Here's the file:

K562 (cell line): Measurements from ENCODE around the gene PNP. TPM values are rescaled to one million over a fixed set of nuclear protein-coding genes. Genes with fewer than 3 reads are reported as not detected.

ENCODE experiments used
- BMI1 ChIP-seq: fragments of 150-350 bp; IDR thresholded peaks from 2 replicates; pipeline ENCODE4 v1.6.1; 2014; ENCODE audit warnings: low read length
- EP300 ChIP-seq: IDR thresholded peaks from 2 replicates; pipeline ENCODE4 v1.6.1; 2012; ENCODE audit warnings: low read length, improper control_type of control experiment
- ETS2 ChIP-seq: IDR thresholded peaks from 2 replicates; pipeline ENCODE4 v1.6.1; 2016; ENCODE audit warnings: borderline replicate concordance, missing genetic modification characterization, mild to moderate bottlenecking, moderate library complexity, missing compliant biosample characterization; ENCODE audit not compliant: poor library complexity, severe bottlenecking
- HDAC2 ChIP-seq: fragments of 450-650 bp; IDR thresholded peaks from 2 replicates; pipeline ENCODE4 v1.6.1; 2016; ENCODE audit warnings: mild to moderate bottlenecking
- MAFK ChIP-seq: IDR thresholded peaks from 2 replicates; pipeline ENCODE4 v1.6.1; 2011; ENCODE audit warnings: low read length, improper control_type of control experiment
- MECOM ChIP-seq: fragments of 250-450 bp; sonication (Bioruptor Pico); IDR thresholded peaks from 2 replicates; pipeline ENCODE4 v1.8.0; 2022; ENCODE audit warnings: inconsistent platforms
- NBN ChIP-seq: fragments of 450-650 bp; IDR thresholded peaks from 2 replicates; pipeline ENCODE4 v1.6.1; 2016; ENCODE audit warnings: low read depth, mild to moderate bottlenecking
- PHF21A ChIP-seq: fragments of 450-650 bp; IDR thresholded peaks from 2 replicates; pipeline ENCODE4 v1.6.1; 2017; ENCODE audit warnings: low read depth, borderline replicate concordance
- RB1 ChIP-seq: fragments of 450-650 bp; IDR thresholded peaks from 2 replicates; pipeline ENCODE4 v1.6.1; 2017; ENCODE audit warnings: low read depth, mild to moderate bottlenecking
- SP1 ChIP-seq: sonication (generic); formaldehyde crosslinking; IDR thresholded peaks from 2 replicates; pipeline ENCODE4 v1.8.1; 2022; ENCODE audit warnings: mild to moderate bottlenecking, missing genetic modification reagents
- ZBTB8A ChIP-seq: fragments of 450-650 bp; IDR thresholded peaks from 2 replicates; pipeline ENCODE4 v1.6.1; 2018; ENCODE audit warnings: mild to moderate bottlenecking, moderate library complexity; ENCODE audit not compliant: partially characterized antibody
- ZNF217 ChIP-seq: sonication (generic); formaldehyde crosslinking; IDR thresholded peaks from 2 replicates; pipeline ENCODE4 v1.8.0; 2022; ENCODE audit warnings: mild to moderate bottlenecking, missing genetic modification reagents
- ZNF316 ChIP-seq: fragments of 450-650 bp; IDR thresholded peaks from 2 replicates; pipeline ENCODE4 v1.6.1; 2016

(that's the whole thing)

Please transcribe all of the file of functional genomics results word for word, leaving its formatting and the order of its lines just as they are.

K562 (cell line): Measurements from ENCODE around the gene PNP. TPM values are rescaled to one million over a fixed set of nuclear protein-coding genes. Genes with fewer than 3 reads are reported as not detected.

ENCODE experiments used
- BMI1 ChIP-seq: fragments of 150-350 bp; IDR thresholded peaks from 2 replicates; pipeline ENCODE4 v1.6.1; 2014; ENCODE audit warnings: low read length
- EP300 ChIP-seq: IDR thresholded peaks from 2 replicates; pipeline ENCODE4 v1.6.1; 2012; ENCODE audit warnings: low read length, improper control_type of control experiment
- ETS2 ChIP-seq: IDR thresholded peaks from 2 replicates; pipeline ENCODE4 v1.6.1; 2016; ENCODE audit warnings: borderline replicate concordance, missing genetic modification characterization, mild to moderate bottlenecking, moderate library complexity, missing compliant biosample characterization; ENCODE audit not compliant: poor library complexity, severe bottlenecking
- HDAC2 ChIP-seq: fragments of 450-650 bp; IDR thresholded peaks from 2 replicates; pipeline ENCODE4 v1.6.1; 2016; ENCODE audit warnings: mild to moderate bottlenecking
- MAFK ChIP-seq: IDR thresholded peaks from 2 replicates; pipeline ENCODE4 v1.6.1; 2011; ENCODE audit warnings: low read length, improper control_type of control experiment
- MECOM ChIP-seq: fragments of 250-450 bp; sonication (Bioruptor Pico); IDR thresholded peaks from 2 replicates; pipeline ENCODE4 v1.8.0; 2022; ENCODE audit warnings: inconsistent platforms
- NBN ChIP-seq: fragments of 450-650 bp; IDR thresholded peaks from 2 replicates; pipeline ENCODE4 v1.6.1; 2016; ENCODE audit warnings: low read depth, mild to moderate bottlenecking
- PHF21A ChIP-seq: fragments of 450-650 bp; IDR thresholded peaks from 2 replicates; pipeline ENCODE4 v1.6.1; 2017; ENCODE audit warnings: low read depth, borderline replicate concordance
- RB1 ChIP-seq: fragments of 450-650 bp; IDR thresholded peaks from 2 replicates; pipeline ENCODE4 v1.6.1; 2017; ENCODE audit warnings: low read depth, mild to moderate bottlenecking
- SP1 ChIP-seq: sonication (generic); formaldehyde crosslinking; IDR thresholded peaks from 2 replicates; pipeline ENCODE4 v1.8.1; 2022; ENCODE audit warnings: mild to moderate bottlenecking, missing genetic modification reagents
- ZBTB8A ChIP-seq: fragments of 450-650 bp; IDR thresholded peaks from 2 replicates; pipeline ENCODE4 v1.6.1; 2018; ENCODE audit warnings: mild to moderate bottlenecking, moderate library complexity; ENCODE audit not compliant: partially characterized antibody
- ZNF217 ChIP-seq: sonication (generic); formaldehyde crosslinking; IDR thresholded peaks from 2 replicates; pipeline ENCODE4 v1.8.0; 2022; ENCODE audit warnings: mild to moderate bottlenecking, missing genetic modification reagents
- ZNF316 ChIP-seq: fragments of 450-650 bp; IDR thresholded peaks from 2 replicates; pipeline ENCODE4 v1.6.1; 2016